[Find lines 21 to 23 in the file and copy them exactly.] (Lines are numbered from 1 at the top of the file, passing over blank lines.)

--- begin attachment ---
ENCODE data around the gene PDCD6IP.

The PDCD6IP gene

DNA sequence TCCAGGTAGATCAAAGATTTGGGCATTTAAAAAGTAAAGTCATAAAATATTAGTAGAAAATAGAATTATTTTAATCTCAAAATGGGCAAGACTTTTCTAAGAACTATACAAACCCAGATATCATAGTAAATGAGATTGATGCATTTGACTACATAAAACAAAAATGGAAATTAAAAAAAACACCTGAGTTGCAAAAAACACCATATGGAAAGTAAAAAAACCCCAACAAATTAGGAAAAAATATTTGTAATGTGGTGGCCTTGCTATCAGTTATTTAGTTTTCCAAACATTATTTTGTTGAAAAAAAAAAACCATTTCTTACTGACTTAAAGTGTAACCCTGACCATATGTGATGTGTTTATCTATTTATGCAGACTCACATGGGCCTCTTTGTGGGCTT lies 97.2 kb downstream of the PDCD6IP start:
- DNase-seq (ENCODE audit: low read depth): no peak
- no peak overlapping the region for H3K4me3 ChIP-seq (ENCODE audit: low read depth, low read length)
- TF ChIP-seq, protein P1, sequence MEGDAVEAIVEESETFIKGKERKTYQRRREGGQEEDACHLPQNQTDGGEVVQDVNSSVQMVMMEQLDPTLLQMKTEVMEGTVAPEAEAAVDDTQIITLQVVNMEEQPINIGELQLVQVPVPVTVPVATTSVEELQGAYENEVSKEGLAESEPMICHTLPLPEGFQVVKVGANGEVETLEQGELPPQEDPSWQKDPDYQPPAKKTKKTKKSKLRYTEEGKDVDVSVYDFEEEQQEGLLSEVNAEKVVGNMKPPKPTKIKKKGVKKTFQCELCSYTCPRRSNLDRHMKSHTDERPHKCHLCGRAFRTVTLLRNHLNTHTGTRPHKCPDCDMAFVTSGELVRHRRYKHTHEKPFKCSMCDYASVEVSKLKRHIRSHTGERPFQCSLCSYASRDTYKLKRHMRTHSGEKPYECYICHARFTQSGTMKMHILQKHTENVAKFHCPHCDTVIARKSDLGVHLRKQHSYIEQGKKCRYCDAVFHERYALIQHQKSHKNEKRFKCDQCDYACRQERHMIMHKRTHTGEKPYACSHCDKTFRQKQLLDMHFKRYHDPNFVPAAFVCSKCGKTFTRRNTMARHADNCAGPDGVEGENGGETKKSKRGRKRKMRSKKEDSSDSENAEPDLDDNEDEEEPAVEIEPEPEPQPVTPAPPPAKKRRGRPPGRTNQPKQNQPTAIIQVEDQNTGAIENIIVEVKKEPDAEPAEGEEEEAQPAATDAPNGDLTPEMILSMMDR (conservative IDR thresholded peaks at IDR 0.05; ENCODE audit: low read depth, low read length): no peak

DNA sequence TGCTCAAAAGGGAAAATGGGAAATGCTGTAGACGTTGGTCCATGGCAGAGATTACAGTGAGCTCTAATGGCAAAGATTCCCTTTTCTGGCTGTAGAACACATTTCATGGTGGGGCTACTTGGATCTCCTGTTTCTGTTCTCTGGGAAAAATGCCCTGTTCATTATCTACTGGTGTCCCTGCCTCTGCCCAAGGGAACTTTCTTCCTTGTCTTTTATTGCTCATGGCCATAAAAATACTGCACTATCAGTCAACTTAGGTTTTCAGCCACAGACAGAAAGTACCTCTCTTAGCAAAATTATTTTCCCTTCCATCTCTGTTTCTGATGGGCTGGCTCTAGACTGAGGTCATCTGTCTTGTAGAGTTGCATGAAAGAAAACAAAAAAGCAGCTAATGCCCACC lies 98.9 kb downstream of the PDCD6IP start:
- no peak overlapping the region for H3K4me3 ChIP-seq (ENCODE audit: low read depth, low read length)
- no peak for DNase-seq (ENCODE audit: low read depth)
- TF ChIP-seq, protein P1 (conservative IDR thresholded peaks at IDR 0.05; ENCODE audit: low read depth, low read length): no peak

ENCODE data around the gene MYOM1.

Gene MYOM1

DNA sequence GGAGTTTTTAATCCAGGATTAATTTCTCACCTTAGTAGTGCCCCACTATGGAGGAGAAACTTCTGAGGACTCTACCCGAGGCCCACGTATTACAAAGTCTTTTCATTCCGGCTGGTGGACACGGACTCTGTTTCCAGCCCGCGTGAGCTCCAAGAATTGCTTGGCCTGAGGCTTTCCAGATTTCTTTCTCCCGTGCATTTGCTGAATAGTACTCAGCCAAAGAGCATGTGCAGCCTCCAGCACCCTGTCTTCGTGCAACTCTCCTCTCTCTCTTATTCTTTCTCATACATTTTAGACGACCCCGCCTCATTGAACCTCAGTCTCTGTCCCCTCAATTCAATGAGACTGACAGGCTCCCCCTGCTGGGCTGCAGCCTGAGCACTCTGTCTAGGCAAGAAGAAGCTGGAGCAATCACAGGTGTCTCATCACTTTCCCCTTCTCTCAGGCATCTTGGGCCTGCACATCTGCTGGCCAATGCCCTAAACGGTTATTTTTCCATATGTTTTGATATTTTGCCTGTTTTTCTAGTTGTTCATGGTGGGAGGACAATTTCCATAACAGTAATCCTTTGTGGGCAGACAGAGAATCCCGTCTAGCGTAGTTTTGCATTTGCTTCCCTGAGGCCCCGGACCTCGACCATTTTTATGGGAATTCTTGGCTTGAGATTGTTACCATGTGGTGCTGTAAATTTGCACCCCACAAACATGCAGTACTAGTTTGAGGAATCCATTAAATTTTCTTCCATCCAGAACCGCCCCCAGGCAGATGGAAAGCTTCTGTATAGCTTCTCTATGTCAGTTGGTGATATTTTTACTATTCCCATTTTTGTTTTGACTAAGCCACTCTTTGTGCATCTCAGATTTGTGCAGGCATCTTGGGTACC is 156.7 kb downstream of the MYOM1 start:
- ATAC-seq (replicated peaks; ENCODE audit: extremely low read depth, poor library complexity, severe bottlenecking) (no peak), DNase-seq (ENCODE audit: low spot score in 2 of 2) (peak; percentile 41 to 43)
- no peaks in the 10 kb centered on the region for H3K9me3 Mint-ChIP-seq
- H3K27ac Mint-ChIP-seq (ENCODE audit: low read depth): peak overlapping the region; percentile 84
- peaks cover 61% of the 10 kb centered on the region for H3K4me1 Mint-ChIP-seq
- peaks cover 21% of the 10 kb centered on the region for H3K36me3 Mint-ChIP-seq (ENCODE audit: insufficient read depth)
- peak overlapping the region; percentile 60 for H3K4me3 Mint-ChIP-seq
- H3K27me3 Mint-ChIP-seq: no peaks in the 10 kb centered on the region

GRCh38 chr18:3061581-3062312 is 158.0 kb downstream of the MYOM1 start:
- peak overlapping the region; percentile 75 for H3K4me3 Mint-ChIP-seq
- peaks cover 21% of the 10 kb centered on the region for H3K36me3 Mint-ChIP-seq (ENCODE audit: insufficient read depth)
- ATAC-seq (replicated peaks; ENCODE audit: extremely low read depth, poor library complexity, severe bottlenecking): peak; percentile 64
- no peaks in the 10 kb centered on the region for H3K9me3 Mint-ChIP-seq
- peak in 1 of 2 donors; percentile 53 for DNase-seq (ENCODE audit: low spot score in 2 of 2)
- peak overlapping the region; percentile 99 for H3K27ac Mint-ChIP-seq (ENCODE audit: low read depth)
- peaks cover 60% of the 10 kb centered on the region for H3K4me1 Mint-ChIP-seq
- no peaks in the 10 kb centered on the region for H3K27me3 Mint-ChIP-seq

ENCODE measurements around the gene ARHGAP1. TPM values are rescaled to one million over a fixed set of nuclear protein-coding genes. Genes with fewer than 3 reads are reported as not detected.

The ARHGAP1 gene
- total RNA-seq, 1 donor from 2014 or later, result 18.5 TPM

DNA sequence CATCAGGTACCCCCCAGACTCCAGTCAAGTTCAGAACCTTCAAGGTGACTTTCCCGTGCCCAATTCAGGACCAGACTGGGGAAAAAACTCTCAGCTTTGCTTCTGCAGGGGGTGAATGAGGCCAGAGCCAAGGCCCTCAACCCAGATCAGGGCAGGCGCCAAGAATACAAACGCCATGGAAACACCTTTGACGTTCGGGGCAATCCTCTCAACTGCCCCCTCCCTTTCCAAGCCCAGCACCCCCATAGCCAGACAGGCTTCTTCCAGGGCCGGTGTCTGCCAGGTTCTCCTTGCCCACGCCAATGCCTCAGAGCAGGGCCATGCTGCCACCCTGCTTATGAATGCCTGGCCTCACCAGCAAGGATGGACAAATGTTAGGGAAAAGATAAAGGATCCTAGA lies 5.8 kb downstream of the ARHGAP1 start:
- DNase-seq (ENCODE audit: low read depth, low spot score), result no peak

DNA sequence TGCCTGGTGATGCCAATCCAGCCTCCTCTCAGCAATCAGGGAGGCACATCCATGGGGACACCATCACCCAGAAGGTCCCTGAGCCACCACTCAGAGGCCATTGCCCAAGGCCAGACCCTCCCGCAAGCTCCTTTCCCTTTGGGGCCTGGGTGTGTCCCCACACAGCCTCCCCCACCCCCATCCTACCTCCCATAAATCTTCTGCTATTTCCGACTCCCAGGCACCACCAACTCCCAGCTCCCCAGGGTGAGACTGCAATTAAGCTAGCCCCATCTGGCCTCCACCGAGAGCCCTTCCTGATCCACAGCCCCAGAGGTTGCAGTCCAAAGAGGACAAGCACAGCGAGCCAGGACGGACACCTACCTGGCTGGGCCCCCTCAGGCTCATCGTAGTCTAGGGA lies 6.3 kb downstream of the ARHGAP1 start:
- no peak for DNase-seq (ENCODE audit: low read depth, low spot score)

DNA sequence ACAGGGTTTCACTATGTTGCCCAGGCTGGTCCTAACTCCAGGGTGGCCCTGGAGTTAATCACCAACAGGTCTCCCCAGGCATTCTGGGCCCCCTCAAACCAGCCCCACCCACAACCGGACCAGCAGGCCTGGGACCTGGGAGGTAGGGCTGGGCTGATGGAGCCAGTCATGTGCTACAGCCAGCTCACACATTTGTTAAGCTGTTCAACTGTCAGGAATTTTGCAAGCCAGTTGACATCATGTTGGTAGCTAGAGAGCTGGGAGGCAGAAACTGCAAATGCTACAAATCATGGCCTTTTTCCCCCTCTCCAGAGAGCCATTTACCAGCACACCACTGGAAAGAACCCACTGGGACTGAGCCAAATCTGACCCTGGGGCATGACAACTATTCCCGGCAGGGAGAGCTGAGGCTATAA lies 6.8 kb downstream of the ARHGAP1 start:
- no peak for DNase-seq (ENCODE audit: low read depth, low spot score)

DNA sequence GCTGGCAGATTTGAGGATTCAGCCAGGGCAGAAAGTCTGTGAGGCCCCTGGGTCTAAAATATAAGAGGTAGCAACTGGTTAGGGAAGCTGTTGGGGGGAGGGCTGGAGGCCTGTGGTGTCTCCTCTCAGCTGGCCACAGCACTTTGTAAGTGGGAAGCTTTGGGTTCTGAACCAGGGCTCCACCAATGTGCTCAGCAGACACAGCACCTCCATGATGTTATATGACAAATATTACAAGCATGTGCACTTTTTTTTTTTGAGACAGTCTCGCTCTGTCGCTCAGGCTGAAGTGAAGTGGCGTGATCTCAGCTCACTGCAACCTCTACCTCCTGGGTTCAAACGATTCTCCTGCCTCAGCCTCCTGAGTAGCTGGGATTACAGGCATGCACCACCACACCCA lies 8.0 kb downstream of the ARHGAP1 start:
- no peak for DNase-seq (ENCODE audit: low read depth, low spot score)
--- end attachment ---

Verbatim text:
GRCh38 chr18:3061581-3062312 is 158.0 kb downstream of the MYOM1 start:
- peak overlapping the region; percentile 75 for H3K4me3 Mint-ChIP-seq
- peaks cover 21% of the 10 kb centered on the region for H3K36me3 Mint-ChIP-seq (ENCODE audit: insufficient read depth)